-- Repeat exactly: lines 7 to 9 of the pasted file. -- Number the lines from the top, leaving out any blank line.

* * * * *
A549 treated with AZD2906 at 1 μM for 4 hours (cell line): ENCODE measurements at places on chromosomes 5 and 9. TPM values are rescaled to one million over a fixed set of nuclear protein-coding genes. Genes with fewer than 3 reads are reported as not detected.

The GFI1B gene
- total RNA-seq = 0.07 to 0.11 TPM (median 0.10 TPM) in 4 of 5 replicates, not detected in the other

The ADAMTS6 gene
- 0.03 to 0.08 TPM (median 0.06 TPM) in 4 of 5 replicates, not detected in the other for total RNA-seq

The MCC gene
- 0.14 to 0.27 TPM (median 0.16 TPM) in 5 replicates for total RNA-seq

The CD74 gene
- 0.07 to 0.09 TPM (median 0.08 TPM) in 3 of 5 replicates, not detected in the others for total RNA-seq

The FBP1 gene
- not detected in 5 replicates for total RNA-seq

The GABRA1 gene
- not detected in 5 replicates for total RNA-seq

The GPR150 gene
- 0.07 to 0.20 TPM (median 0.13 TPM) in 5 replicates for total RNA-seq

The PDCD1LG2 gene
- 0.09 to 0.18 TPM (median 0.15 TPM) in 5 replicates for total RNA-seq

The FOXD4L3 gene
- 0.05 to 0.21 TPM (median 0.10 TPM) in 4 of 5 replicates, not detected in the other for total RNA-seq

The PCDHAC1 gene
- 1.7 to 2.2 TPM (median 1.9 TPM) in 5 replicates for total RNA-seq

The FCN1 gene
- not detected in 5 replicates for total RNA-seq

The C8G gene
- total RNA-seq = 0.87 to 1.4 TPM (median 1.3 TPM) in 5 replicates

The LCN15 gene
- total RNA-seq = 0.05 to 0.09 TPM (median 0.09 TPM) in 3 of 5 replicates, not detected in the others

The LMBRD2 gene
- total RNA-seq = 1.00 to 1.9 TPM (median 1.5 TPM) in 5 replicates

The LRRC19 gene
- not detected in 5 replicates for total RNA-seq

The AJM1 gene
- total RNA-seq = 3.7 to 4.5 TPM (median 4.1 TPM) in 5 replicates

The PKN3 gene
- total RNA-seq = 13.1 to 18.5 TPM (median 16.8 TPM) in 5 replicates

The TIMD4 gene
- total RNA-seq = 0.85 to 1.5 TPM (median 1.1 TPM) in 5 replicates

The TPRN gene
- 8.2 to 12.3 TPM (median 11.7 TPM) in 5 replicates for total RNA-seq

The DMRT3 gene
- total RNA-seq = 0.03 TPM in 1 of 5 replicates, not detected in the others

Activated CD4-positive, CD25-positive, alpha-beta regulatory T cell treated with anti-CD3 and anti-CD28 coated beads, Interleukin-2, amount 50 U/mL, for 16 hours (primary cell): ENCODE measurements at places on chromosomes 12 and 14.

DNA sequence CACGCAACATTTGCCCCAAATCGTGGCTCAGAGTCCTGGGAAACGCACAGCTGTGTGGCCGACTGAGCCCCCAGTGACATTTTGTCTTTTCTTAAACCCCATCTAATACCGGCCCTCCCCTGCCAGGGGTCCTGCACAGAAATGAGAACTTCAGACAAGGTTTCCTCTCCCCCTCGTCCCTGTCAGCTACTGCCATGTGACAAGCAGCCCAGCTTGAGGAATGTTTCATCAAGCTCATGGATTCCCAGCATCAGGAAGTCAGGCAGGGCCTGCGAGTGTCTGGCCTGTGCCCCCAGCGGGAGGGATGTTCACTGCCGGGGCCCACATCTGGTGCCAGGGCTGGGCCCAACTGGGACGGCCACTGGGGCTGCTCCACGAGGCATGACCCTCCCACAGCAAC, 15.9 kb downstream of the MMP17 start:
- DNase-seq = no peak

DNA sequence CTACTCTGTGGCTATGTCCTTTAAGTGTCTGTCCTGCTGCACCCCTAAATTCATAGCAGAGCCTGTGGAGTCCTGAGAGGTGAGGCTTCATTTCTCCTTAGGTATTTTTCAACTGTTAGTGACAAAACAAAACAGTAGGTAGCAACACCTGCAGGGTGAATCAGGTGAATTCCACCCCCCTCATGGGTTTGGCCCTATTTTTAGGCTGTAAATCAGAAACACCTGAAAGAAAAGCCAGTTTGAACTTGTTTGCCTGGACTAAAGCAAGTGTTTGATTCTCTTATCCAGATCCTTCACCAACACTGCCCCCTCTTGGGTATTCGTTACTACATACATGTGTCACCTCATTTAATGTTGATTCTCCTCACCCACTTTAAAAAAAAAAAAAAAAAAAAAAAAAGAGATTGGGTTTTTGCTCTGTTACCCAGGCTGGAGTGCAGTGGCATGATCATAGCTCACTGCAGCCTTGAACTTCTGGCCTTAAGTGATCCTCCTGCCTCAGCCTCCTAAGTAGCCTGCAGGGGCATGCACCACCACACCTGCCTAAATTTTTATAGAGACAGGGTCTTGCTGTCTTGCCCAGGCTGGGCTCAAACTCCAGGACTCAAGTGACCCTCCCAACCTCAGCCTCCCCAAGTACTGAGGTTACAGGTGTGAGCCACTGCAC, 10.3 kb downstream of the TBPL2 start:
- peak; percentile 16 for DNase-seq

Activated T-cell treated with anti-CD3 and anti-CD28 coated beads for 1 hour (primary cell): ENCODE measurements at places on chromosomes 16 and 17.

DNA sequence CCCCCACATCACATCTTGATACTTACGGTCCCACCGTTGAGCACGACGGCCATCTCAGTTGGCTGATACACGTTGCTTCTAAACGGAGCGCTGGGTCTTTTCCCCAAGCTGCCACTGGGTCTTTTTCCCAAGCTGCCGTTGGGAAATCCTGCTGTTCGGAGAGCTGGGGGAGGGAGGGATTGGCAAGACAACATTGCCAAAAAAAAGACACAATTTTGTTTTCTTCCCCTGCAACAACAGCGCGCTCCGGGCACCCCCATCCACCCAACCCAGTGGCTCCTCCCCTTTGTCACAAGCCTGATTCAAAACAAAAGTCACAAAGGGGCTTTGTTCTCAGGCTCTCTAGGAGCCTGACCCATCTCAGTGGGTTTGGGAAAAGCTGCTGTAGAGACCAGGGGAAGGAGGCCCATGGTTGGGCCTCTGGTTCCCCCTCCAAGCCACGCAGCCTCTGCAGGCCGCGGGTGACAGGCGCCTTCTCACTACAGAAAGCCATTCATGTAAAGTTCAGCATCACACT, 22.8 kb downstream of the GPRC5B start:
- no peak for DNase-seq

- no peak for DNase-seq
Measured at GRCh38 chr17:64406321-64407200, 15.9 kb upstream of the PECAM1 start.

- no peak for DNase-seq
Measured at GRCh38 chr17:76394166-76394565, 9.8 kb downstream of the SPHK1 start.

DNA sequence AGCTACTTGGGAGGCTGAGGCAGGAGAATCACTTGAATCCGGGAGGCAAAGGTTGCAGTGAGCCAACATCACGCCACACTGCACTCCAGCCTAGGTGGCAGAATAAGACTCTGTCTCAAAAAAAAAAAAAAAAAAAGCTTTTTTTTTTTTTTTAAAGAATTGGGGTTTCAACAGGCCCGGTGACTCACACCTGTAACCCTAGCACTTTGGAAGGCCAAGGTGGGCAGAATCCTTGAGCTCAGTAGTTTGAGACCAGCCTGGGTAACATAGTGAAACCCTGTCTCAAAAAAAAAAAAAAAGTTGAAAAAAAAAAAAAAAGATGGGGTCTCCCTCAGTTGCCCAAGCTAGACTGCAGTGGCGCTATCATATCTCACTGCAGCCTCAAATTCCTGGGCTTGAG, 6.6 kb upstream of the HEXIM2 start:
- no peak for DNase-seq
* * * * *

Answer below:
- 0.14 to 0.27 TPM (median 0.16 TPM) in 5 replicates for total RNA-seq

The CD74 gene
- 0.07 to 0.09 TPM (median 0.08 TPM) in 3 of 5 replicates, not detected in the others for total RNA-seq